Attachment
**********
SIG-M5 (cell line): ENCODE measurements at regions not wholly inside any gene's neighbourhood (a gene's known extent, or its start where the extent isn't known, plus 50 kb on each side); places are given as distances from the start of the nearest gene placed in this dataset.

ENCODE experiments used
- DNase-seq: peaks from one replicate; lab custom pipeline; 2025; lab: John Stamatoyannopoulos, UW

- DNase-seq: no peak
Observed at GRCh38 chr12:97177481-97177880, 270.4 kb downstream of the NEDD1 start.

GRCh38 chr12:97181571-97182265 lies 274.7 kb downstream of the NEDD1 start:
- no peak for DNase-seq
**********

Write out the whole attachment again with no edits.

SIG-M5 (cell line): ENCODE measurements at regions not wholly inside any gene's neighbourhood (a gene's known extent, or its start where the extent isn't known, plus 50 kb on each side); places are given as distances from the start of the nearest gene placed in this dataset.

ENCODE experiments used
- DNase-seq: peaks from one replicate; lab custom pipeline; 2025; lab: John Stamatoyannopoulos, UW

- DNase-seq: no peak
Observed at GRCh38 chr12:97177481-97177880, 270.4 kb downstream of the NEDD1 start.

GRCh38 chr12:97181571-97182265 lies 274.7 kb downstream of the NEDD1 start:
- no peak for DNase-seq